Deciphering Notch’s targets and mechanism
April 25, 2022Read more
The Surani lab collaborated with the Wellcome Sanger Institute and partners using single-cell multiomics and spatial methods to disentangle the cellular and molecular programmes that mediate human gonadal development in space and time. The result is a comprehensive roadmap of human and mouse gonadal differentiation that can guide in vitro gonadogenesis.
Garcia-Alonso L et al. (2022) Single-cell roadmap of human gonadal development. Nature 607:540-547. DOI: 10.1038/s41586-022-04918-4.
Gonadal development is a complex process that involves sex determination followed by divergent maturation into either testes or ovaries. Historically, limited tissue accessibility, a lack of reliable in vitro models and critical differences between humans and mice have hampered our knowledge of human gonadogenesis, despite its importance in gonadal conditions and infertility.
Here, we generated a comprehensive map of first- and second-trimester human gonads using a combination of single-cell and spatial transcriptomics, chromatin accessibility assays and fluorescent microscopy. We extracted human-specific regulatory programmes that control the development of germline and somatic cell lineages by profiling equivalent developmental stages in mice. In both species, we define the somatic cell states present at the time of sex specification, including the bipotent early supporting population that, in males, upregulates the testis-determining factor SRY and sPAX8s, a gonadal lineage located at the gonadal–mesonephric interface.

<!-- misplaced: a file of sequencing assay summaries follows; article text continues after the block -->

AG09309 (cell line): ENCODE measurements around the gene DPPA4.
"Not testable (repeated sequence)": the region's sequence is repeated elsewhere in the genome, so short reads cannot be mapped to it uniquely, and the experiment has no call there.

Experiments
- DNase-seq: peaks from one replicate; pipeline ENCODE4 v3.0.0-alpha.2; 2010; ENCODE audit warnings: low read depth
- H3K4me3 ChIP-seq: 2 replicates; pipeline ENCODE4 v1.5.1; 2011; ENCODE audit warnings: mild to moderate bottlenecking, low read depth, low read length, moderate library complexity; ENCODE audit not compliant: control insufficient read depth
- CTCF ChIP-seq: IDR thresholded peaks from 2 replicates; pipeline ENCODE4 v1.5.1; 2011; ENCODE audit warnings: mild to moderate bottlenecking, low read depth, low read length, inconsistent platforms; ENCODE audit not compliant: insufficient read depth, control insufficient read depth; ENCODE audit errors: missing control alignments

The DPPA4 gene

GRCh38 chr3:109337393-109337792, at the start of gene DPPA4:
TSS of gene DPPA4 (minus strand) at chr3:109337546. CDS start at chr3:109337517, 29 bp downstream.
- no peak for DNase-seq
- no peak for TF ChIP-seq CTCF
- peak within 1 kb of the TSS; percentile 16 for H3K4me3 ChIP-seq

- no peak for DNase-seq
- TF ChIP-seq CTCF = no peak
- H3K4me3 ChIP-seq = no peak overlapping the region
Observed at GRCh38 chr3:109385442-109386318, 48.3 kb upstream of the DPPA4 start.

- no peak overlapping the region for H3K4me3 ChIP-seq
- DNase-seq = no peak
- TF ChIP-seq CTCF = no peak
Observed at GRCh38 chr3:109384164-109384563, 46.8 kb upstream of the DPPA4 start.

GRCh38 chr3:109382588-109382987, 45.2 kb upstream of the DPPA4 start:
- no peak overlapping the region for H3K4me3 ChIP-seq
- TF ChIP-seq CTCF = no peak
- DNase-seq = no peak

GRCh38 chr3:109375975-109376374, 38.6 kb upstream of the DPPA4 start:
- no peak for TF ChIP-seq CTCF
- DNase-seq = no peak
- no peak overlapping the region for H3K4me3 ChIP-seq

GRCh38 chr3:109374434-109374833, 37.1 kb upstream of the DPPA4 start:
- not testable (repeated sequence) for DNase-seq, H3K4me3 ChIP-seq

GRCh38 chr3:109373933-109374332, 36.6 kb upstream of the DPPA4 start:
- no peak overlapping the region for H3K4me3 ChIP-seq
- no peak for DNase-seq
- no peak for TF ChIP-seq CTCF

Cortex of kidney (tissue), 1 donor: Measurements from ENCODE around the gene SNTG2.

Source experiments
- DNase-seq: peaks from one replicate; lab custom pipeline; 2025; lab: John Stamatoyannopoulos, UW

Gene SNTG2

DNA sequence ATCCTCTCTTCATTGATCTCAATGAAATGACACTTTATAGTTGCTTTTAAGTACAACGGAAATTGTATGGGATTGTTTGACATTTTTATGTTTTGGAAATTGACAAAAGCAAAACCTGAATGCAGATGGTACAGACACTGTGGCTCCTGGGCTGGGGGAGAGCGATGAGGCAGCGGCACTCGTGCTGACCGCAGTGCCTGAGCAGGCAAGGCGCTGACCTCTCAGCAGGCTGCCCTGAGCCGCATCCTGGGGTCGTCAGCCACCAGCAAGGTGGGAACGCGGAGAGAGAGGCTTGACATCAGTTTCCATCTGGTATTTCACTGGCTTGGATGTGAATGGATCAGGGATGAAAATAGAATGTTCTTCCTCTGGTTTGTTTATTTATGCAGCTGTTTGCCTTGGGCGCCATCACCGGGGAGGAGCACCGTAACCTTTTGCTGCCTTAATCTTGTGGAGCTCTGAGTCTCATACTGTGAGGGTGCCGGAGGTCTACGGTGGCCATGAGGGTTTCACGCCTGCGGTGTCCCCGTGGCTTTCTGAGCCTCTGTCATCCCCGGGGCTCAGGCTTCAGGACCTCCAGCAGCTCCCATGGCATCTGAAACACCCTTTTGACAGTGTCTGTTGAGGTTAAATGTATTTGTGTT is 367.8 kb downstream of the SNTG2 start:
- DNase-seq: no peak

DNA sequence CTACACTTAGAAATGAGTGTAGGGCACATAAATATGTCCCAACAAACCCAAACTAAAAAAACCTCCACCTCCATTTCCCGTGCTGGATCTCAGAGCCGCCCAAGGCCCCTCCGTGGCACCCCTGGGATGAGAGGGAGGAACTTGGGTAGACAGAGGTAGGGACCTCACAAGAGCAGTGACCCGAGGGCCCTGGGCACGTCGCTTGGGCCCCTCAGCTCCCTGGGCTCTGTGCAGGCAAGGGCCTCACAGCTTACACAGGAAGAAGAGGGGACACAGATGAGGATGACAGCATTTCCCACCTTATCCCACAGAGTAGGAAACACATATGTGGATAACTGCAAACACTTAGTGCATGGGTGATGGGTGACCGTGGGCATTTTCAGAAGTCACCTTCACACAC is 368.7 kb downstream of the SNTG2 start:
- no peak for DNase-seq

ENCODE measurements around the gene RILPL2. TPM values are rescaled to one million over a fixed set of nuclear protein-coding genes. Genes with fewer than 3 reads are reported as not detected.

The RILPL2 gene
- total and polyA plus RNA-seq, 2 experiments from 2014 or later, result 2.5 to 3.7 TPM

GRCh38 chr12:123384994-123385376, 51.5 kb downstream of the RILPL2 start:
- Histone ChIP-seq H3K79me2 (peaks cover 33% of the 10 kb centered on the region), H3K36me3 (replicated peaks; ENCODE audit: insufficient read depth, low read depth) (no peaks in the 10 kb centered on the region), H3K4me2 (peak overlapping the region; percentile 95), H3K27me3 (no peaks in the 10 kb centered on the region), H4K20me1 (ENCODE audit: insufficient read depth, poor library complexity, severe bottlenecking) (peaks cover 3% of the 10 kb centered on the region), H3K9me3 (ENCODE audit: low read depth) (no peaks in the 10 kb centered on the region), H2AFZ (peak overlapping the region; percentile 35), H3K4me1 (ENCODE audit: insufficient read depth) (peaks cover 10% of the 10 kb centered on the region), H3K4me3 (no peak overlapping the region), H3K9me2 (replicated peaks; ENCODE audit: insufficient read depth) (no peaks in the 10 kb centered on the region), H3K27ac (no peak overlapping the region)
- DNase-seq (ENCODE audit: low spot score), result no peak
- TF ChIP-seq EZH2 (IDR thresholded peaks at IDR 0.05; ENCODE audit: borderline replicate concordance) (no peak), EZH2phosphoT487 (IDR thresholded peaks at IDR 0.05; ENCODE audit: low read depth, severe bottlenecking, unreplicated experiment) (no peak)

In females, we resolve the cellular and molecular events that give rise to the first and second waves of granulosa cells that compartmentalize the developing ovary to modulate germ cell differentiation. In males, we identify human SIGLEC15+ and TREM2+ fetal testicular macrophages, which signal to somatic cells outside and inside the developing testis cords, respectively.
This study provides a comprehensive spatiotemporal map of human and mouse gonadal differentiation, which can guide in vitro gonadogenesis.